By Yeukai Karengezeka
A Chitungwiza court yesterday stopped Chitungwiza Municipality’s proposed demolition of houses that were build illegally, saying the local authority could not proceed without a valid court order.
The ruling was delivered by magistrate Mr Takunda Mtetwa, following an application by the affected residents led by Progress Manhema in February this year.
“I order the respondent (Chitungwiza Municipality) to refrain from destructing and or authorising or causing the demolition of the applicant’s houses without a valid order from the court of law,” he said.
Mr Mtetwa further ruled that the municipality should bear costs of the suit.
“Therefore, the local authority must compensate for all the costs incurred by the complainant in relation to this case,” he said.
Chitungwiza Municipality had advised residents that it intended to demolish more than 100 houses built on undesignated sites in a notice published in February this year.
The affected residents represented by Mr Marufu Mundevere lodged an appeal and were granted an interdict on February 8 pending judgment.
The targeted houses are said to be located on land reserved for churches, schools, cemeteries, drainage systems, electricity pylons and water pipes.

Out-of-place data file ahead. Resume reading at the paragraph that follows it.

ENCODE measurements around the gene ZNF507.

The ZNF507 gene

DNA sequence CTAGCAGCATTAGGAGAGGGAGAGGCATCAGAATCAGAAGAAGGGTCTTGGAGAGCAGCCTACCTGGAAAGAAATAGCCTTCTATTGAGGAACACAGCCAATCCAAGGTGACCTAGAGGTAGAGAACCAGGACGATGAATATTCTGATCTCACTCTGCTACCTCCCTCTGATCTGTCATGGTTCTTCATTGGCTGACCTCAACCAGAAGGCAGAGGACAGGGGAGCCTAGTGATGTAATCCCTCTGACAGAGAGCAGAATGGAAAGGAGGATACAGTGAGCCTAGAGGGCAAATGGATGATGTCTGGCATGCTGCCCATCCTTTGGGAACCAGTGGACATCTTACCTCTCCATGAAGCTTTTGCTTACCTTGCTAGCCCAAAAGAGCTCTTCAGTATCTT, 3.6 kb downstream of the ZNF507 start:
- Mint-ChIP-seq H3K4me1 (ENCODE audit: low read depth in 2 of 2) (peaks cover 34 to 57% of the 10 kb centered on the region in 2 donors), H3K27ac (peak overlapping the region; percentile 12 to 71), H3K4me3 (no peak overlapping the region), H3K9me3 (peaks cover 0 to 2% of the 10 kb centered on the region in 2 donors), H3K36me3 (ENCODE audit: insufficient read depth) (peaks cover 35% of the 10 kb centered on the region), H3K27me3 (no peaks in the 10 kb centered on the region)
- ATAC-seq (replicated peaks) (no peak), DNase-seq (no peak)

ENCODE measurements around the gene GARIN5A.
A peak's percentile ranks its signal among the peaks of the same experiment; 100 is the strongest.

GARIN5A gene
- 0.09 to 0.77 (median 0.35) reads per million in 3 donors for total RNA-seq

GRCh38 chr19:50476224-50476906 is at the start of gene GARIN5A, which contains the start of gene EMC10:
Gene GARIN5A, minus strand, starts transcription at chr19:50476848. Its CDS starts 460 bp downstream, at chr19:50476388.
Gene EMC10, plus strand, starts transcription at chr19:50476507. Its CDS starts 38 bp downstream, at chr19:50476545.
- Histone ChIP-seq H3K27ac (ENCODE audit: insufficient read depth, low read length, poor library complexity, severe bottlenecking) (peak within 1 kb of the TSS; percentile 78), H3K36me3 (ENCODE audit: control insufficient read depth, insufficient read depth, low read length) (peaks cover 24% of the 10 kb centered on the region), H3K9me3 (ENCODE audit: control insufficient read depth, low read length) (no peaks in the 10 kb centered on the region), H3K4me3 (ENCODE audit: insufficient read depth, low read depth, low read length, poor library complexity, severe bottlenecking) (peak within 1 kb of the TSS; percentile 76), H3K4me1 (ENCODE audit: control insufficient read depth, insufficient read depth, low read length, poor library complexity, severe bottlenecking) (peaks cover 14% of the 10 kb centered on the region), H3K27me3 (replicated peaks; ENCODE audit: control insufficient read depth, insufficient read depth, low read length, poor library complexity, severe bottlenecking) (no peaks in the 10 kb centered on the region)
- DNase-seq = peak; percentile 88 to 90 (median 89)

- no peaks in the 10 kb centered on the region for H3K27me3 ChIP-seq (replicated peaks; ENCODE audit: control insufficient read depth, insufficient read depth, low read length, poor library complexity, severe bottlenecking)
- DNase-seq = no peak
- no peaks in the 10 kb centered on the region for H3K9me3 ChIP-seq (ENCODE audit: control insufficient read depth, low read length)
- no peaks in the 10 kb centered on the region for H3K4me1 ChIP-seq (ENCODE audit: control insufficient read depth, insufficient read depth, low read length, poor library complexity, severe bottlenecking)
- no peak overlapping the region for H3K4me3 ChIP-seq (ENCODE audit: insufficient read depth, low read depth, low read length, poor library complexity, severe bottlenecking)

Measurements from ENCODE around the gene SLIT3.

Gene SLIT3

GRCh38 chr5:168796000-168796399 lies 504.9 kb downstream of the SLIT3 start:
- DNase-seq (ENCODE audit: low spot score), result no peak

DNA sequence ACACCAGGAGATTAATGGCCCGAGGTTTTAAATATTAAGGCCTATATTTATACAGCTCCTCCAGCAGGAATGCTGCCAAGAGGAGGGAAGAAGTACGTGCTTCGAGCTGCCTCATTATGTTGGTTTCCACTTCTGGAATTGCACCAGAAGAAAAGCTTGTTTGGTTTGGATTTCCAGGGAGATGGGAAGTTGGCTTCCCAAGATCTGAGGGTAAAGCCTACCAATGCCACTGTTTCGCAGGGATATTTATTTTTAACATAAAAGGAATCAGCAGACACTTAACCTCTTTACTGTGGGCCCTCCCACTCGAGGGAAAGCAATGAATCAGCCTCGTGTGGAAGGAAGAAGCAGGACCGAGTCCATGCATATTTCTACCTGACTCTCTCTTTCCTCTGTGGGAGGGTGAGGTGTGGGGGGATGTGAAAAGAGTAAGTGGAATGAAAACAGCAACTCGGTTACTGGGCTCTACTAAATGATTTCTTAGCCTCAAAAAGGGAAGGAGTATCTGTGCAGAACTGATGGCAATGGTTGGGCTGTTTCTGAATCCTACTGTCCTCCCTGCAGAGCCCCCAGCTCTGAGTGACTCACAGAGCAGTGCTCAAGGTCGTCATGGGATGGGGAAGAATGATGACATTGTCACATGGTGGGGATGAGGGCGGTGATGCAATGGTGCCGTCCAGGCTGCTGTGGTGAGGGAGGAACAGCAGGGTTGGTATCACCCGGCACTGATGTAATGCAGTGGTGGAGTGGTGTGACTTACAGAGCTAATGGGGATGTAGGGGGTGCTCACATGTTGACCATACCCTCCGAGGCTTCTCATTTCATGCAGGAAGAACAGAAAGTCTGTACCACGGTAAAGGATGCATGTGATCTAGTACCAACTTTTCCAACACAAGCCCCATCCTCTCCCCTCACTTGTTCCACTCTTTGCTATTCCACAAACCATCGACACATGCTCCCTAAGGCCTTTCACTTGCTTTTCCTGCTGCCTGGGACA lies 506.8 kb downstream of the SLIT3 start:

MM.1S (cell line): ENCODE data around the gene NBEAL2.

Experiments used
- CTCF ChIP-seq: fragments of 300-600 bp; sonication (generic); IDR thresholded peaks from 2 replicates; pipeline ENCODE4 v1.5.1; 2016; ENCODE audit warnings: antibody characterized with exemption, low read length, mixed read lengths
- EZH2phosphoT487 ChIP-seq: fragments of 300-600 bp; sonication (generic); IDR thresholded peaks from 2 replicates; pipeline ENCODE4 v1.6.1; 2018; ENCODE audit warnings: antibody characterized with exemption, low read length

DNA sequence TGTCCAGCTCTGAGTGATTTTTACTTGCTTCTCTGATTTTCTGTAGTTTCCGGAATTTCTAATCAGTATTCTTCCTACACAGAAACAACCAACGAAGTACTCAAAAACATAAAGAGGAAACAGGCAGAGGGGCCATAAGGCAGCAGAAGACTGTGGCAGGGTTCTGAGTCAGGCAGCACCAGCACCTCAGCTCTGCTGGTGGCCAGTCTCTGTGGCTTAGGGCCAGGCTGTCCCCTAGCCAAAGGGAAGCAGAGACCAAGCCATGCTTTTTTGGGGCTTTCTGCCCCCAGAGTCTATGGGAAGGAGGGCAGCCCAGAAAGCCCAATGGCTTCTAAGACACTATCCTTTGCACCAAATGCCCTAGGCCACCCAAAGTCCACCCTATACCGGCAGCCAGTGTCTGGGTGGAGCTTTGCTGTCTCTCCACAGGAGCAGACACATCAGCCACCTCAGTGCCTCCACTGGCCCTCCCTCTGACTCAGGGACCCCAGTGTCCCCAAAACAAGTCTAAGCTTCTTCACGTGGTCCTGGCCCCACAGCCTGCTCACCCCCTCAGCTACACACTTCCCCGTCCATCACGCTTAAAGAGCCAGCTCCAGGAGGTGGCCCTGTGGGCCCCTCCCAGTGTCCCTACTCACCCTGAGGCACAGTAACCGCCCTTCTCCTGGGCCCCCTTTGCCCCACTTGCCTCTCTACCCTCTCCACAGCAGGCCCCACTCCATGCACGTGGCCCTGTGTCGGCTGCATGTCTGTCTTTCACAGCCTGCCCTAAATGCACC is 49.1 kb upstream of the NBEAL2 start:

The structures are in Seke, Riverside, Nyatsime, Zengeza and St Mary’s.
Speaking on behalf of the residents, Mr Marvellous Khumalo, who is the Chitungwiza and Manyame Rural Residents Association director said they were happy with the ruling.
“We are happy as residents by the fair judgment given today because it affirms that Zimbabwe is a constitutional nation that is guided by democracy,” he said.
“What the council intended to do was illegal as justified by the court.”
Last year, about 10 000 houses in Chitungwiza that were constructed on undesignated sites were spared after the owners struck a deal to pay penalty fees of $1 500 to the municipality.
About 1 500 stand owners in areas such as Nyatsime with offer letters from the council have failed to occupy their stands after some land barons parcelled out the land to desperate home-seekers.
Chitungwiza has more than 15 000 houses that need to be regularised or demolished.